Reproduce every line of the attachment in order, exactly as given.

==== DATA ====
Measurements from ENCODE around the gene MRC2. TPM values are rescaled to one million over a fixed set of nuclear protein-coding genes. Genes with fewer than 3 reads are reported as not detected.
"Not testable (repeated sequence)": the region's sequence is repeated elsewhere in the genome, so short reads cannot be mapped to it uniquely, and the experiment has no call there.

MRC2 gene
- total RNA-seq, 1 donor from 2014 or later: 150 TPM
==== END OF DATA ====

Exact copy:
Measurements from ENCODE around the gene MRC2. TPM values are rescaled to one million over a fixed set of nuclear protein-coding genes. Genes with fewer than 3 reads are reported as not detected.
"Not testable (repeated sequence)": the region's sequence is repeated elsewhere in the genome, so short reads cannot be mapped to it uniquely, and the experiment has no call there.

MRC2 gene
- total RNA-seq, 1 donor from 2014 or later: 150 TPM